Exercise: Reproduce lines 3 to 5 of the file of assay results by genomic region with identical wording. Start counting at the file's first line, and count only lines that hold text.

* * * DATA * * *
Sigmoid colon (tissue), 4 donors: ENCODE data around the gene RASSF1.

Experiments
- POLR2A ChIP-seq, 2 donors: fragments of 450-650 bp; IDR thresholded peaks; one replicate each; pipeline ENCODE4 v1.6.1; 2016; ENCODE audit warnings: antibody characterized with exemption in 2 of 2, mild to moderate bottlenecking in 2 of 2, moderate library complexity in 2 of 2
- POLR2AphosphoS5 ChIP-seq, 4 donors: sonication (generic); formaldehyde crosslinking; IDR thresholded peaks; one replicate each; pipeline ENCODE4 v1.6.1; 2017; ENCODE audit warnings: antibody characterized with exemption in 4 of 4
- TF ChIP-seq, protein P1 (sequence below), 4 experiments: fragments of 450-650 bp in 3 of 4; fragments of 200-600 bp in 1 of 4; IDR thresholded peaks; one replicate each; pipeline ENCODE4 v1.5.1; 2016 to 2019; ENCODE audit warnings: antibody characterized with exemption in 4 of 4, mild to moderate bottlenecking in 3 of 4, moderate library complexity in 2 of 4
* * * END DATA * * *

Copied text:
- POLR2A ChIP-seq, 2 donors: fragments of 450-650 bp; IDR thresholded peaks; one replicate each; pipeline ENCODE4 v1.6.1; 2016; ENCODE audit warnings: antibody characterized with exemption in 2 of 2, mild to moderate bottlenecking in 2 of 2, moderate library complexity in 2 of 2
- POLR2AphosphoS5 ChIP-seq, 4 donors: sonication (generic); formaldehyde crosslinking; IDR thresholded peaks; one replicate each; pipeline ENCODE4 v1.6.1; 2017; ENCODE audit warnings: antibody characterized with exemption in 4 of 4
- TF ChIP-seq, protein P1 (sequence below), 4 experiments: fragments of 450-650 bp in 3 of 4; fragments of 200-600 bp in 1 of 4; IDR thresholded peaks; one replicate each; pipeline ENCODE4 v1.5.1; 2016 to 2019; ENCODE audit warnings: antibody characterized with exemption in 4 of 4, mild to moderate bottlenecking in 3 of 4, moderate library complexity in 2 of 4